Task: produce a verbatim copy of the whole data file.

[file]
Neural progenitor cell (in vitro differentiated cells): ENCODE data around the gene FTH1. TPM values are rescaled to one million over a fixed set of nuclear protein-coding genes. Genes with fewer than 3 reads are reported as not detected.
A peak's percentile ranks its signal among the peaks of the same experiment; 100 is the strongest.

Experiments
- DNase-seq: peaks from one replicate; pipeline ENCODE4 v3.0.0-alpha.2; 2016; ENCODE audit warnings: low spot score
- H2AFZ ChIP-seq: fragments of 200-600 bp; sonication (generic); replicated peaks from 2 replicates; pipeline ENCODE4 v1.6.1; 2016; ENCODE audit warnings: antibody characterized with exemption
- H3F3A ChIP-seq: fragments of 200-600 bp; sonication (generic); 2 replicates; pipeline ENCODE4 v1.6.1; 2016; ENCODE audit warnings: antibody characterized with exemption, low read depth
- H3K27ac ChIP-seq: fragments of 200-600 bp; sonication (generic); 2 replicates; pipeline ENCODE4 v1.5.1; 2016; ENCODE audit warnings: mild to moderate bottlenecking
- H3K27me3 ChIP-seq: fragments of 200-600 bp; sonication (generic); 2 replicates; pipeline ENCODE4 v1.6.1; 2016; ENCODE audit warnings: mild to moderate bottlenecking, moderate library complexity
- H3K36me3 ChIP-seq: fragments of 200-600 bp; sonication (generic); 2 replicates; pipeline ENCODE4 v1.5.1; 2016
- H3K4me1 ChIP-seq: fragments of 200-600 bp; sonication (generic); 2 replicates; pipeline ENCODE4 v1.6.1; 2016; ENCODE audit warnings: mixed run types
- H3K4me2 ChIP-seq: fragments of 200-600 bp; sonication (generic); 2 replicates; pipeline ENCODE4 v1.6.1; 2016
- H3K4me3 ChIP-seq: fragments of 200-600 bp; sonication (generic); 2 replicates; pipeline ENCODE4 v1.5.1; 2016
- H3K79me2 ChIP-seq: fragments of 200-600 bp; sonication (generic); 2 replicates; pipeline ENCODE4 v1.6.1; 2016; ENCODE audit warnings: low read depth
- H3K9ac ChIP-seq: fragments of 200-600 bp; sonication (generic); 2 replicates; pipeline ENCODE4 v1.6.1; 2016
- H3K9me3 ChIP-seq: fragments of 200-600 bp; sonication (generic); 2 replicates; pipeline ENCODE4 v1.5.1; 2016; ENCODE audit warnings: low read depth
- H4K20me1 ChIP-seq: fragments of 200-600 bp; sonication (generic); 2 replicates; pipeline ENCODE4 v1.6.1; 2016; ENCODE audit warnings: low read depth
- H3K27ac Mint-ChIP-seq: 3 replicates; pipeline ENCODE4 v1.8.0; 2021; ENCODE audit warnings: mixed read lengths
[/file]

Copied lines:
Neural progenitor cell (in vitro differentiated cells): ENCODE data around the gene FTH1. TPM values are rescaled to one million over a fixed set of nuclear protein-coding genes. Genes with fewer than 3 reads are reported as not detected.
A peak's percentile ranks its signal among the peaks of the same experiment; 100 is the strongest.

Experiments
- DNase-seq: peaks from one replicate; pipeline ENCODE4 v3.0.0-alpha.2; 2016; ENCODE audit warnings: low spot score
- H2AFZ ChIP-seq: fragments of 200-600 bp; sonication (generic); replicated peaks from 2 replicates; pipeline ENCODE4 v1.6.1; 2016; ENCODE audit warnings: antibody characterized with exemption
- H3F3A ChIP-seq: fragments of 200-600 bp; sonication (generic); 2 replicates; pipeline ENCODE4 v1.6.1; 2016; ENCODE audit warnings: antibody characterized with exemption, low read depth
- H3K27ac ChIP-seq: fragments of 200-600 bp; sonication (generic); 2 replicates; pipeline ENCODE4 v1.5.1; 2016; ENCODE audit warnings: mild to moderate bottlenecking
- H3K27me3 ChIP-seq: fragments of 200-600 bp; sonication (generic); 2 replicates; pipeline ENCODE4 v1.6.1; 2016; ENCODE audit warnings: mild to moderate bottlenecking, moderate library complexity
- H3K36me3 ChIP-seq: fragments of 200-600 bp; sonication (generic); 2 replicates; pipeline ENCODE4 v1.5.1; 2016
- H3K4me1 ChIP-seq: fragments of 200-600 bp; sonication (generic); 2 replicates; pipeline ENCODE4 v1.6.1; 2016; ENCODE audit warnings: mixed run types
- H3K4me2 ChIP-seq: fragments of 200-600 bp; sonication (generic); 2 replicates; pipeline ENCODE4 v1.6.1; 2016
- H3K4me3 ChIP-seq: fragments of 200-600 bp; sonication (generic); 2 replicates; pipeline ENCODE4 v1.5.1; 2016
- H3K79me2 ChIP-seq: fragments of 200-600 bp; sonication (generic); 2 replicates; pipeline ENCODE4 v1.6.1; 2016; ENCODE audit warnings: low read depth
- H3K9ac ChIP-seq: fragments of 200-600 bp; sonication (generic); 2 replicates; pipeline ENCODE4 v1.6.1; 2016
- H3K9me3 ChIP-seq: fragments of 200-600 bp; sonication (generic); 2 replicates; pipeline ENCODE4 v1.5.1; 2016; ENCODE audit warnings: low read depth
- H4K20me1 ChIP-seq: fragments of 200-600 bp; sonication (generic); 2 replicates; pipeline ENCODE4 v1.6.1; 2016; ENCODE audit warnings: low read depth
- H3K27ac Mint-ChIP-seq: 3 replicates; pipeline ENCODE4 v1.8.0; 2021; ENCODE audit warnings: mixed read lengths